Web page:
This may be an issue addressed to Nick but probably others can answer this as well. I remember that when I wrote that Microsoft Action Pack has actually little value for me that Nick wrote that Azure alone was worth the subscription. So I set up my Azure account via Action Pack, it says I have 85 euro credit (per month) and I thought, well, let's create a Windows 10 cloud machine with VS and Visual Objects on it and some other tools, for our new employee. This way he can work from home, from the client and also others can simply log in and get the latest state.
It surprised me that the only available W10 machine is W10 Enterprise which I have to combine with a VS account. Ok, I clicked Create and then it told me to create an Azure account. Well, I was in my Azure account. Seems that I can't create a machine like I thought would be useful.
How can you use Azure like I planned? Or how can you use Azure at all?
No idea what the problem is. I have no issues working with Azure, but I've never considered using it for client machines so I don't know what options they have. We use it for application servers with SQL Server databases and it's great.
Be careful with billing as you can easily add options without realising exactly how much they're going to cost. After setting up any kind of new service I'd recommend checking back a couple of hours later to see how much you're being billed and for what... billing is done on an hourly basis, so check exactly what's being billed, and how much per hour, and multiply that by about 720 to see what the monthly cost is really going to be.
Thanks for your reply. What did you install from the Azure Market Place?
I always understood that it was possible to create an environment installed and maintained by Microsoft but then in the cloud, if required for a limited period. In that case you don't have to buy an expensive Pc, just a PC with internet.
I would like to set up a programming environment on it. I would expect to do so on a Windows 10 Desktop Azure environment which, to my surprise, isn't available. But a server would work to I'd say, install VS on it and maybe even VO and then see how much of the credit is used (Microsoft does not charge without permission the wrote).
Does Windows Server 2016 Datacenter/ Create do that job? Can I then use it as a regular server on which I can install what I want?
But I repeat, be careful with the billing. I once set up a new server that I thought was correct, then when I got the bill at the end of the month it was something like £200 instead of the £50 I expected. It turned out that by selecting that particular type of server it automatically activated a series of other disk services that racked up a big bill. To be fair I complained about it and they refunded all the money immediately, but I don't have any faith in the pricing calculator that they have.... hence the suggestion to check the billing after a couple of hours to see what's really happening!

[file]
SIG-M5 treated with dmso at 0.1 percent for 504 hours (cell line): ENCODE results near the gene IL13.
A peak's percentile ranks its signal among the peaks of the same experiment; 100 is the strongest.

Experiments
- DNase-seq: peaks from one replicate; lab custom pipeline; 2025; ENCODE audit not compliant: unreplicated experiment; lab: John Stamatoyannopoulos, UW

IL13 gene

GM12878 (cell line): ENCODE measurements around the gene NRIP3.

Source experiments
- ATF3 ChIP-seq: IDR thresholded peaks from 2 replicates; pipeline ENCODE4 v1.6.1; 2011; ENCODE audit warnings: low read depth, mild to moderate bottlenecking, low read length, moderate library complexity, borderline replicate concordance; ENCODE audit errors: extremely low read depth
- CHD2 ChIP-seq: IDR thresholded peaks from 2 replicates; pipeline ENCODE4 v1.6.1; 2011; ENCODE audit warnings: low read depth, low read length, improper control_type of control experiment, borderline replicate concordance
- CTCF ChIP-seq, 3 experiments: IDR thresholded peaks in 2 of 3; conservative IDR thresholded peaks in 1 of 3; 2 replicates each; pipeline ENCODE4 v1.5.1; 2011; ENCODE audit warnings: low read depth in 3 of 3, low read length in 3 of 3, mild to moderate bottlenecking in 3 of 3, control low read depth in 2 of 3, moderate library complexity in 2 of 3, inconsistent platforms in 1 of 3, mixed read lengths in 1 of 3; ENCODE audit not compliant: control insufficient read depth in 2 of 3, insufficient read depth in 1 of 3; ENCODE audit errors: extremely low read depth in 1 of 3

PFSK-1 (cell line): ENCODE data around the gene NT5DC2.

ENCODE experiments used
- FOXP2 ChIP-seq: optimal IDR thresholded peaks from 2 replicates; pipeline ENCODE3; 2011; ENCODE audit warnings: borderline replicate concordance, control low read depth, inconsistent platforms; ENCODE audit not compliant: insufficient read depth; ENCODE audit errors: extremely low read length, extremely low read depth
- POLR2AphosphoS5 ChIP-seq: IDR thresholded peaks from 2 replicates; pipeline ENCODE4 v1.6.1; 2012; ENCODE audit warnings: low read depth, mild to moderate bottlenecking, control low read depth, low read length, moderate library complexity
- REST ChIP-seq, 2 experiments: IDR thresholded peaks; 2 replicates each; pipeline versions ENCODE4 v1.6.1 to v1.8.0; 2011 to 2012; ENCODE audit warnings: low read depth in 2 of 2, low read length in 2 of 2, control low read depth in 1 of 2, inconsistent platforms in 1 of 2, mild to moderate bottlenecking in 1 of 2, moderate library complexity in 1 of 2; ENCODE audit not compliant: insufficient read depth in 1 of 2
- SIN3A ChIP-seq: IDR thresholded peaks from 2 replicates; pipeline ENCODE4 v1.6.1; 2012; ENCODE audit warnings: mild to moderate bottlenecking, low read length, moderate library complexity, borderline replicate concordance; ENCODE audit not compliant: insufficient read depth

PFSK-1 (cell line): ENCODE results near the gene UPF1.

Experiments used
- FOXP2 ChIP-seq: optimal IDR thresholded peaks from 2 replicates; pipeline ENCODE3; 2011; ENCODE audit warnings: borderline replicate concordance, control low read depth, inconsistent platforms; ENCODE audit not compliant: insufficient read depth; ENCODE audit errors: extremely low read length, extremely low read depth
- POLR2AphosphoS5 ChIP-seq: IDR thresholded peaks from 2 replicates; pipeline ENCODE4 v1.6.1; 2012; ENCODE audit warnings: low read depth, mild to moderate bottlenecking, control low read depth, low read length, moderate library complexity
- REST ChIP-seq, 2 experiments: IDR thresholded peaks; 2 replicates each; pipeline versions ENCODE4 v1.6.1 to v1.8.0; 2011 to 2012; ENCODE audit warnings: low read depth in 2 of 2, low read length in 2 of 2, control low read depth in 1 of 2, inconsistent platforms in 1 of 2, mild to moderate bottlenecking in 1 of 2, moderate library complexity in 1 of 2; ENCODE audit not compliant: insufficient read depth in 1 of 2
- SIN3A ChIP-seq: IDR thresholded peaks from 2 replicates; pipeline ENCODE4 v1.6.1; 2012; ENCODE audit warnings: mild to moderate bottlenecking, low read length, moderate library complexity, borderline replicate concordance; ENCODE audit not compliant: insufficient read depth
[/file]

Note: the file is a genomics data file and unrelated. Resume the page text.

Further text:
As part of our Visual Studio Partnership we have an Azure credit of around EUR 130 per month.
We have set up a development machine in the cloud where we have the VS build tools and where we can build our code.
So far this setup (1 VM,Standard D2 v2 (2 cores, 7 GB memory), 128 Gb disk, 99Gb temp storage) has cost around 100 EUR per month and was therefore covered by the VSP.
Setting up was really easy:
- Choose a template with VS
- Choose the machine type (D2v2) and disk space etc
- Enter some names and passwords
- Let Azure do its thing
- Connect through Remote desktop and share local drives
- Copy installation software for other software from local drive and install
The machine is not one of the fastest in the world but is sufficient for what we want to do.
XSharp Development Team
Thanks Nick and Robert for your explanations. Without these it was not immediately clear for me for example that you access the Azure server with RD. Some other remarks, maybe for future readers:
You can only select a couple of pre-defined settings. I would expect you can select required memory, disk etc to be any value you like
I was surprised by the low disk spaces. It turns out that the 16 Gb I choose is temporary storage D (still low of course) but there's a 128 Gb C disk
I created a RD connection and afterwards I stopped the machine which is supposed to save Azure fees. The RD connection didn't work the next time and I found a different ip address in portal.azure.com. I hope it doesn't change every time I stop the machine (e.g. over the weekend) because then it's pretty unusable. I seem to have spent 2 or 3 euros in the last 2-3 days, partly with a switched off machine.
If you connect it warns for Unknown publisher and then that the identity of the Remote Computer could not be verified. Not sure what it takes to expose a known publisher and verifiable identity, but if even Microsoft's own Azure accesses show these warnings, they are of little use I'd say
I can't say much about the speed now, it doesn't seem too slow. It's installing VS 2017 Community now. Hopefully it works better than the VS 2017 I installed a few month ago on my own machines. I had to deinstall those as UWP didn't work and fortunately got VS 2015 working, well,as far as one could call any VS version "working".